The Super Bowl’s MVP, Physical Therapists
From the sidelines to the off season, Physical Therapists are an athlete’s best defense
Signal Hill, California (January 28, 2015) – An NFL season is long and leaves many teams beaten and broken. While professional athletes are no stranger to all kinds of season or career-ending injuries, one of the most notable is an ACL tear. The University of California at San Francisco (UCSF) reports that each year there are more than 200,000 instances of ACL tears nationally, the majority of which are a result of playing agility sports, such as football. Athletes at all levels of play are susceptible to an ACL tear. Quarterbacks Carson Palmer and Sam Bradford both suffered ACL tears this year which dramatically changed their and their teams’ season.
In 2013 the NFL reported 57 ACL tears and the 2014 season has seen its share of ACL injuries too. And, in the 2012 Super Bowl game, two New York Giants players went down with ACL injuries. The Giants managed to pull out the win, but it just goes to show that the title of champion can all hinge on a knee.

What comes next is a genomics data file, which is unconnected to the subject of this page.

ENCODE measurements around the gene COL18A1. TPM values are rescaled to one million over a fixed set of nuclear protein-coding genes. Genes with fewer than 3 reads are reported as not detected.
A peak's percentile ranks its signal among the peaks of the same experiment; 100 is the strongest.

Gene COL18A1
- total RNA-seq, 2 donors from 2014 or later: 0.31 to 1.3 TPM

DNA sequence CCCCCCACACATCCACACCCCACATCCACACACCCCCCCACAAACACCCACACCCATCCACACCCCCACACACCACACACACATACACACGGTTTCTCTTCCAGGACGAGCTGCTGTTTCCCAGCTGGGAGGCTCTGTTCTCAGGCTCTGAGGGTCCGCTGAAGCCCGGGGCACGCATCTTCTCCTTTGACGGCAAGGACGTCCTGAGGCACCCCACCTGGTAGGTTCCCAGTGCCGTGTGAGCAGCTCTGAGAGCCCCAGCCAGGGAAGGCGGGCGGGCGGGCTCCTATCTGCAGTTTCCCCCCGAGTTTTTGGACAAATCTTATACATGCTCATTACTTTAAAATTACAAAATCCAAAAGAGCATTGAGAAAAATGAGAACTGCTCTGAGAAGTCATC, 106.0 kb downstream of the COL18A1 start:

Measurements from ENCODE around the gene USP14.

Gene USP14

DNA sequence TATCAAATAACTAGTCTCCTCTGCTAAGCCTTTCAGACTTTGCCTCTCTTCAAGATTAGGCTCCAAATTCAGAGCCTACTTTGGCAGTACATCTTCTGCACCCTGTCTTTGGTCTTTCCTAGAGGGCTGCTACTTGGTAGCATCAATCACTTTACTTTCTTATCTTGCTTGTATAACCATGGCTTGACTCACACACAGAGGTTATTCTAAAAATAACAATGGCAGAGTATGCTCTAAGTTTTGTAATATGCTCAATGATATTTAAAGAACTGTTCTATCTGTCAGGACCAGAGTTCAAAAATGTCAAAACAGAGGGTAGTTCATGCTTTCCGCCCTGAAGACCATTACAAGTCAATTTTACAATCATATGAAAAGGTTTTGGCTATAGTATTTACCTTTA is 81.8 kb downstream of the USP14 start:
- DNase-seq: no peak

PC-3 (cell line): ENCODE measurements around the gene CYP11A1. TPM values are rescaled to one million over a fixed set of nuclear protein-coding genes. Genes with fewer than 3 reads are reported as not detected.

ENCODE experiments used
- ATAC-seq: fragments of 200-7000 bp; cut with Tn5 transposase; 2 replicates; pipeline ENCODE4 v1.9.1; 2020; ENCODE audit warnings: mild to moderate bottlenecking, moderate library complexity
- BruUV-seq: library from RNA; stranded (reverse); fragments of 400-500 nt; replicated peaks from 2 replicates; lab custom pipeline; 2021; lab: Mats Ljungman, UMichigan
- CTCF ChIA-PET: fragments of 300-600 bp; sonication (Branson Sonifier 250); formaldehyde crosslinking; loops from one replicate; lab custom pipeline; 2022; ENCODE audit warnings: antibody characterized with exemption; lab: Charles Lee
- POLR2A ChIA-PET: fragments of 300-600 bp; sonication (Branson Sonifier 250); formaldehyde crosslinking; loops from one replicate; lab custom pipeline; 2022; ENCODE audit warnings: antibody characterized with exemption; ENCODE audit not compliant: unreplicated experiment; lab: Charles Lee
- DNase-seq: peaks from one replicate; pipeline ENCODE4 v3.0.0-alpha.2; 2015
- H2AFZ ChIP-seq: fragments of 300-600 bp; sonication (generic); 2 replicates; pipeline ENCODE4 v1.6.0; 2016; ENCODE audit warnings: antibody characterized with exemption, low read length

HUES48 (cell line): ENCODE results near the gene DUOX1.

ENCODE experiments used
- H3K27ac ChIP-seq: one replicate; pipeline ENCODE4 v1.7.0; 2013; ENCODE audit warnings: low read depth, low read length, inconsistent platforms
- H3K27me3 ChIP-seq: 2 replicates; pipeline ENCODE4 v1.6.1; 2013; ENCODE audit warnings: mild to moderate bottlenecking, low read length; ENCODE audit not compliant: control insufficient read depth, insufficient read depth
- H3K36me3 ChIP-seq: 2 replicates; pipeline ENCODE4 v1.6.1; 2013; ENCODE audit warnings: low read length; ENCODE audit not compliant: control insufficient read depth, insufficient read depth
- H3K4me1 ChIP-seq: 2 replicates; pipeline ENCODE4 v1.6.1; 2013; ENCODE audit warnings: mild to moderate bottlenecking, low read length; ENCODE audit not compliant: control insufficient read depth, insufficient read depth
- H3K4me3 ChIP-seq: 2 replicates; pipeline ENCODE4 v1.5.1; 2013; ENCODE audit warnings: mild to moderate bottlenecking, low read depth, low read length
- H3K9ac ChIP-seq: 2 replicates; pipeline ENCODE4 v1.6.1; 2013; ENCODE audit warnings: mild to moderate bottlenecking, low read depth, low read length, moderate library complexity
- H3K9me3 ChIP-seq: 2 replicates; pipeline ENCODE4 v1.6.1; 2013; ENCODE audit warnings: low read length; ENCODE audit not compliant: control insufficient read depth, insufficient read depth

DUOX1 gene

“An ACL injury is considered devastating to athletes because of the long and difficult recovery period,” said Susan Reischl, owner of Reischl Physical Therapy in Signal Hill, and a member of the Private Practice Section of the American Physical Therapy Association (PPS). “Following an ACL repair surgery, patients spend up to six months with a Physical Therapist working to regain mobility, strength and function in their entire lower extremity. We are constantly evolving our rehabilitation protocols to challenge our patients and return them to a level of function that is, for the most part, superior to their previous state.”
There is no fool-proof way to prevent an ACL injury; however, the American Physical Therapy Association recommends the following as components of a preventative exercise program:
Reischl says Reischl Physical Therapy doesn’t require a physician’s referral and is an expert in ACL injury recovery and preventative injury exercise programs. For more information, please visit Reischlpt.com
About The Private Practice Section of the American Physical Therapy Association
Founded in 1956, the Private Practice Section of the American Physical Therapy Association champions the success of physical therapist-owned businesses. The American Physical Therapy Association (APTA) represents more than 85,000 physical therapists, physical therapist assistants and students of physical therapy nationwide. For more information, please visit www.ppsapta.org.